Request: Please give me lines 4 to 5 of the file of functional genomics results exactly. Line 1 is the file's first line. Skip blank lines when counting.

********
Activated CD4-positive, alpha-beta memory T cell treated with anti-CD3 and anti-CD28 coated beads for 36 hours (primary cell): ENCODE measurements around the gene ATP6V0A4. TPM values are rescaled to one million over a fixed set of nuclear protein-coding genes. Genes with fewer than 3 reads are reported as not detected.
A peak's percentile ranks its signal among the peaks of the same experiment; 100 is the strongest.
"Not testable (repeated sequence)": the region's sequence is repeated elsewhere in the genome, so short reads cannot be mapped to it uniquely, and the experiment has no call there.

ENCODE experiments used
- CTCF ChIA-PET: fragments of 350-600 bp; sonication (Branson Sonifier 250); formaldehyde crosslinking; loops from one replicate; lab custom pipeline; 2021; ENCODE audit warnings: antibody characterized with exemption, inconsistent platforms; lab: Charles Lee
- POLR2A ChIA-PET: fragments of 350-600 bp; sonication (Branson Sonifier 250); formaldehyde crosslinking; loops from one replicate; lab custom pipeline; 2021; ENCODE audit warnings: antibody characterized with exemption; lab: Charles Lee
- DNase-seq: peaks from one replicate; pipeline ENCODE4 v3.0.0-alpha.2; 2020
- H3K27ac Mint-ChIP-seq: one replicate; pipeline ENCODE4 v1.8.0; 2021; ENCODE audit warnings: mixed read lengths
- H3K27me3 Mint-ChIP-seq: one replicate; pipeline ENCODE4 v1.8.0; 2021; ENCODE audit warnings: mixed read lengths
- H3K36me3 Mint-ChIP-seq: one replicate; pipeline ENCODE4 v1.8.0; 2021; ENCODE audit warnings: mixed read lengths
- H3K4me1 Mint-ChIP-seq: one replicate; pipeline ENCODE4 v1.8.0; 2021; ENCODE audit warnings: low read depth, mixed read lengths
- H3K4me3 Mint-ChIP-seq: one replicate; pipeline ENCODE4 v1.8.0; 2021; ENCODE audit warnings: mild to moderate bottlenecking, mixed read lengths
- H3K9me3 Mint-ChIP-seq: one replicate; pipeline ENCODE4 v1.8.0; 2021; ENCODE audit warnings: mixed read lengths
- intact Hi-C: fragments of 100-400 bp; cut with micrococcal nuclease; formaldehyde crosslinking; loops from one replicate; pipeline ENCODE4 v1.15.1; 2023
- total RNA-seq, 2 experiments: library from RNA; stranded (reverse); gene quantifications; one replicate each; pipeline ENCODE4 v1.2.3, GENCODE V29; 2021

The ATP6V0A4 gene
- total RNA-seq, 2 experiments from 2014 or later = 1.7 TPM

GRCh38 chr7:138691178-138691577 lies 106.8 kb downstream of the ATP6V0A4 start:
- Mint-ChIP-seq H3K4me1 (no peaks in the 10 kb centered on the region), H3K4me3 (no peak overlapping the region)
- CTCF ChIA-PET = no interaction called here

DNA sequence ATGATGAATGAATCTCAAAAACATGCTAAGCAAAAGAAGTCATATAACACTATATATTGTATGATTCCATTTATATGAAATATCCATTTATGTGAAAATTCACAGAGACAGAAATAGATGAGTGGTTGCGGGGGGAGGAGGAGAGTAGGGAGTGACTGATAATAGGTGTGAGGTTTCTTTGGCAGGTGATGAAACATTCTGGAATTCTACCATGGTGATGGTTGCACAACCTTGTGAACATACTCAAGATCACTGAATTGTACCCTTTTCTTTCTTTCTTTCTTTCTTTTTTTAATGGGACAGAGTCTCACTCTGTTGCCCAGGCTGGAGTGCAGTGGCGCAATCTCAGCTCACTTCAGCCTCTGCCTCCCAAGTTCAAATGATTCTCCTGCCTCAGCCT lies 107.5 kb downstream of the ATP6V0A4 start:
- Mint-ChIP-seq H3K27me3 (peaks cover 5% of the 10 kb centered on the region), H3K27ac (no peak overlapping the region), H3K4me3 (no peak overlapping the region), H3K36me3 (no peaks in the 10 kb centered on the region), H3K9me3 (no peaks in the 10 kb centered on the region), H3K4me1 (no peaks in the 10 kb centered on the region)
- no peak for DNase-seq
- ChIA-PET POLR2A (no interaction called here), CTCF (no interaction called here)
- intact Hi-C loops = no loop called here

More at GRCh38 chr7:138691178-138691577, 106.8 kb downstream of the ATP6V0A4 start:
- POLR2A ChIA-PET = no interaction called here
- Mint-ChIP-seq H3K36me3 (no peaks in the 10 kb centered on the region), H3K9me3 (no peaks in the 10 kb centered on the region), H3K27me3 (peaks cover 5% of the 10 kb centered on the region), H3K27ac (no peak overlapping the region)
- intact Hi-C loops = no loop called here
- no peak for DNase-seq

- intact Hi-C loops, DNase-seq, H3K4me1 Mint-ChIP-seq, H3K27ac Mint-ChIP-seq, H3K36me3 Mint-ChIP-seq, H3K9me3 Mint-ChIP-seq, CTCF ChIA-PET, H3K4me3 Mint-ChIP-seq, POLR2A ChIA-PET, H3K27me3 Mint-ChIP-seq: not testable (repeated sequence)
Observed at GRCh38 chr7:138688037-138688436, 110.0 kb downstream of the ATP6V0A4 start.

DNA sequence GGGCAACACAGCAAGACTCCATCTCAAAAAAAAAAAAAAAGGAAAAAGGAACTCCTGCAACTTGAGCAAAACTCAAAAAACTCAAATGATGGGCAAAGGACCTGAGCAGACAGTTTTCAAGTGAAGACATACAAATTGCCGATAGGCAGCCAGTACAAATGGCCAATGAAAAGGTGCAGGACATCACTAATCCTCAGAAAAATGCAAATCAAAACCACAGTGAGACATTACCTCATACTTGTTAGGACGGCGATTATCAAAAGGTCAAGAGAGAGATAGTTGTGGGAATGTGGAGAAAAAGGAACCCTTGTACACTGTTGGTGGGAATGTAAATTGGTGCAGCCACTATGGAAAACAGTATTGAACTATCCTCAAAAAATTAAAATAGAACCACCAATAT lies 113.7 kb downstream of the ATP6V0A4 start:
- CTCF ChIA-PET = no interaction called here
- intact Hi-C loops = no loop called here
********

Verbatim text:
ENCODE experiments used
- CTCF ChIA-PET: fragments of 350-600 bp; sonication (Branson Sonifier 250); formaldehyde crosslinking; loops from one replicate; lab custom pipeline; 2021; ENCODE audit warnings: antibody characterized with exemption, inconsistent platforms; lab: Charles Lee